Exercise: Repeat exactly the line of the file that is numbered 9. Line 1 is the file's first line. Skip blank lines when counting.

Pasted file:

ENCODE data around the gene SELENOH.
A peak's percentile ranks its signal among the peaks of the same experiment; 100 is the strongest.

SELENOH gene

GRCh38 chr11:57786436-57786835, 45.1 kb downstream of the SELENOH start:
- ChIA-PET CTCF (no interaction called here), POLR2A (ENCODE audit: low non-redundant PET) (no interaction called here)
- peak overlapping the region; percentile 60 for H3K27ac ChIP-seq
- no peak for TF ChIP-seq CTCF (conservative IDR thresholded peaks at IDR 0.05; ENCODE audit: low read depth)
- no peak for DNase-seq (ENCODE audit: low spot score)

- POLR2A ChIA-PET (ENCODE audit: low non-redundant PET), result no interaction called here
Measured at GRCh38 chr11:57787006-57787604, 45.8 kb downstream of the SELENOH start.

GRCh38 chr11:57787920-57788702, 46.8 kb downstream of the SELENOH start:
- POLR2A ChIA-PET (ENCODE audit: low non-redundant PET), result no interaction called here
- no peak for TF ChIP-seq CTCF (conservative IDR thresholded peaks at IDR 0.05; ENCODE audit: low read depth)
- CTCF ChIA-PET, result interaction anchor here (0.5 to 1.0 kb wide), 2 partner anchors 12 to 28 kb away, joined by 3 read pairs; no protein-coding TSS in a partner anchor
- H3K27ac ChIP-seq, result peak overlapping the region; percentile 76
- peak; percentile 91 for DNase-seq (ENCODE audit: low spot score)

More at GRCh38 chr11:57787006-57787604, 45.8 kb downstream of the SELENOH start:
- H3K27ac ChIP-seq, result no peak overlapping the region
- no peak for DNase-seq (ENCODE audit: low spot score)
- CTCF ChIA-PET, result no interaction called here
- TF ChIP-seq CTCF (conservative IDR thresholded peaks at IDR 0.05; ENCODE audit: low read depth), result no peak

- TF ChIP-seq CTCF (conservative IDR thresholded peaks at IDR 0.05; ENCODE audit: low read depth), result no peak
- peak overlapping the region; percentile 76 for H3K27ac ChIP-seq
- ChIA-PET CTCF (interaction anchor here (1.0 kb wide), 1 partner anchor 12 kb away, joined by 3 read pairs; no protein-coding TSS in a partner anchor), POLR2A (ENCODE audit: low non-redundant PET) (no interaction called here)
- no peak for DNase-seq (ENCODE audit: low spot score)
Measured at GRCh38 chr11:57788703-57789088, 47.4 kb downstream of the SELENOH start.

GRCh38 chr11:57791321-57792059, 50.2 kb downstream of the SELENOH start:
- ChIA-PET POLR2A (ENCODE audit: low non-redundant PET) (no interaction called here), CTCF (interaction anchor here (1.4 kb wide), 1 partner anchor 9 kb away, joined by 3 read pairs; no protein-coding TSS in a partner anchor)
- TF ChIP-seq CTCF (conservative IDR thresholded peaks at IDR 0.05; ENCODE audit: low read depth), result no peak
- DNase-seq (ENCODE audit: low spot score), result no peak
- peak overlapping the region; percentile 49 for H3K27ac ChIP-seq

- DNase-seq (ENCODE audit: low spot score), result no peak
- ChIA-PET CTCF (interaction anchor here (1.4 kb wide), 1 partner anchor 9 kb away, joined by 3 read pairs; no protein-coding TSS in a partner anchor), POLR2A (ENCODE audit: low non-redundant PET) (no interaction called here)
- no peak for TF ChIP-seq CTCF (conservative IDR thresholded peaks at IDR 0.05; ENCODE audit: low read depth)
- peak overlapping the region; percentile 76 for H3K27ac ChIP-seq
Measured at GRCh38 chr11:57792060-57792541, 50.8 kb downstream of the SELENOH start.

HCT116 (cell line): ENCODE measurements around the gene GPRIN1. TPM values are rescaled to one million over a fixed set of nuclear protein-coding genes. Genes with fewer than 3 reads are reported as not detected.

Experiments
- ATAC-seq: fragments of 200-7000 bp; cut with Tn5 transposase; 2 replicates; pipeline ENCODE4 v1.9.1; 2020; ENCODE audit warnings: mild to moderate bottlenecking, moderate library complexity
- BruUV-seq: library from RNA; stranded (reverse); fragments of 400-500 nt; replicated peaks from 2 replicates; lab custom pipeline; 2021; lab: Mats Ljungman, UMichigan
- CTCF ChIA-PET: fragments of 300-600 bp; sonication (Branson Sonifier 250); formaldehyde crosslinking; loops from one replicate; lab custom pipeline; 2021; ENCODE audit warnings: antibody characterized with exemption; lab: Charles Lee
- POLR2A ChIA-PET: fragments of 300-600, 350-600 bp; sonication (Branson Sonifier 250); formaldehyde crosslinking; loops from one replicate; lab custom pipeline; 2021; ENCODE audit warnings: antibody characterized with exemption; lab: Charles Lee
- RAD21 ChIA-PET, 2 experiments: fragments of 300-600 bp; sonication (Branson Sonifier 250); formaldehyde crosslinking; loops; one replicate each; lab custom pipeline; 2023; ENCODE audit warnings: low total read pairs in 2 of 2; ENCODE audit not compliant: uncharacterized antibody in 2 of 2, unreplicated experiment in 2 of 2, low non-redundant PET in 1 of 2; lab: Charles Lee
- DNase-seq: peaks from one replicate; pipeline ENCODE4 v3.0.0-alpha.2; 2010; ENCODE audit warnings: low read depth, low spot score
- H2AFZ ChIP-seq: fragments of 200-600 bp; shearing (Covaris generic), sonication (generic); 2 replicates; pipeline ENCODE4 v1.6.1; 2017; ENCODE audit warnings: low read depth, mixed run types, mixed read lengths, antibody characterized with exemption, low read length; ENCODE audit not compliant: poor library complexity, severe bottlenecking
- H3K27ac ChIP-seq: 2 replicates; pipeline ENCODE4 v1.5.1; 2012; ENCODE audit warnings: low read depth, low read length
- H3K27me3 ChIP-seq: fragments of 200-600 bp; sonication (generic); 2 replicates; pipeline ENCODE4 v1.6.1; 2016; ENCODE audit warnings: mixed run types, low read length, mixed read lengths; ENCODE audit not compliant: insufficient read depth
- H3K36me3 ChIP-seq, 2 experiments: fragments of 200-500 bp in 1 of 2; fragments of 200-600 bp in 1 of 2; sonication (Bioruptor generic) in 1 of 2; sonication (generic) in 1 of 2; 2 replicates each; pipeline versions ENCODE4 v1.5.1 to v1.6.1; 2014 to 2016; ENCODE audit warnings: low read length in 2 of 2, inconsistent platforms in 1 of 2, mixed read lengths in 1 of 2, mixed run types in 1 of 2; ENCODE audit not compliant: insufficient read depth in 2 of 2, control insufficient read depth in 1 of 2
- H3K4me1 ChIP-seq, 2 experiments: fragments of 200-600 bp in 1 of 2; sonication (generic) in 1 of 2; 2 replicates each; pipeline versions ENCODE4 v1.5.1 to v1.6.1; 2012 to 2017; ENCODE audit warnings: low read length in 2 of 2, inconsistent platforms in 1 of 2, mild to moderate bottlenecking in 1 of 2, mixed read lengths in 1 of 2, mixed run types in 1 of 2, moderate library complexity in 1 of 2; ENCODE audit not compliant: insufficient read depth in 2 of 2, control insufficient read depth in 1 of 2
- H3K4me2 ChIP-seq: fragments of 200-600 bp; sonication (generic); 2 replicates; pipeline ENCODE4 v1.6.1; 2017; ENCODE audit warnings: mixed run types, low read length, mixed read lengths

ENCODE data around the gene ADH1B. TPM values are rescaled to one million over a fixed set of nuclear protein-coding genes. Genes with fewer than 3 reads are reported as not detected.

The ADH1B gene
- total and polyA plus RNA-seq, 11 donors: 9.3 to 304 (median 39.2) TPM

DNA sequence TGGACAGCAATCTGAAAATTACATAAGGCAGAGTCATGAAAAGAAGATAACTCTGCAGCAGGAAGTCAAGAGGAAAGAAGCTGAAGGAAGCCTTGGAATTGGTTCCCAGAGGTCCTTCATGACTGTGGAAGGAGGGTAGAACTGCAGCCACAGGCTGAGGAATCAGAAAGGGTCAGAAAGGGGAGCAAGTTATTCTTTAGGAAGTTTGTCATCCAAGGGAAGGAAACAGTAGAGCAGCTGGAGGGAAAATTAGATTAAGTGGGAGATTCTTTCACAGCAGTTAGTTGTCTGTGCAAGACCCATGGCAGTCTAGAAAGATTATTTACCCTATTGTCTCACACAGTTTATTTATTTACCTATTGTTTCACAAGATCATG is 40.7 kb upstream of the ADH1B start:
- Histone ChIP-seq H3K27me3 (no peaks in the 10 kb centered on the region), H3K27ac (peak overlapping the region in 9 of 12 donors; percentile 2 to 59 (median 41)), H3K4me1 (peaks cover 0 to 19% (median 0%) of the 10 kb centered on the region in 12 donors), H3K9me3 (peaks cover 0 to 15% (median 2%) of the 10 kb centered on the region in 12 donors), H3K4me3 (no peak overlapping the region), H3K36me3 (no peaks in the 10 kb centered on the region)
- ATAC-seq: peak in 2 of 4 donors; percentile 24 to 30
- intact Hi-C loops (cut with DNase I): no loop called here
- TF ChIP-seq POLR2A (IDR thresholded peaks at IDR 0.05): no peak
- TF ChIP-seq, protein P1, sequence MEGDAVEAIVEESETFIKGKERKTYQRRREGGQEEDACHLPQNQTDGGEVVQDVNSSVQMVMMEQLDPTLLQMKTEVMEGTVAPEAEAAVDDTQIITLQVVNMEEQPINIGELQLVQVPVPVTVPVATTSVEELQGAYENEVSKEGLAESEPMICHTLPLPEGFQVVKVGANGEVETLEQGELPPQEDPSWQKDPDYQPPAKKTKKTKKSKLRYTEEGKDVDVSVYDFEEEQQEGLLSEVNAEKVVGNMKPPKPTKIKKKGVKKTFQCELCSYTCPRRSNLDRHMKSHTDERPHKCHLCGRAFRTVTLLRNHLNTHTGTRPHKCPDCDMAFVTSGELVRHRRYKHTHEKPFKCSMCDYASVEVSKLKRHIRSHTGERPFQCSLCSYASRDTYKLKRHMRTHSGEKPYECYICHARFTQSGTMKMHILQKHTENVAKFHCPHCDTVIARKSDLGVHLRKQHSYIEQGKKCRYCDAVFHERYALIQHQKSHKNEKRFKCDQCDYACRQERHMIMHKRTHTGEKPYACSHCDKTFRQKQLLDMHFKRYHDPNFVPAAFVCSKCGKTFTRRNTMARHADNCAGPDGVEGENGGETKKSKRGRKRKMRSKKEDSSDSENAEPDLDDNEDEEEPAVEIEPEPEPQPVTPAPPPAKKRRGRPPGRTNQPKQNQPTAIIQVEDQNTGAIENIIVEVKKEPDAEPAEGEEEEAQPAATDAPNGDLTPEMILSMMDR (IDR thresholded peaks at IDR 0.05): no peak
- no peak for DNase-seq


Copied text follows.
- POLR2A ChIA-PET (ENCODE audit: low non-redundant PET), result no interaction called here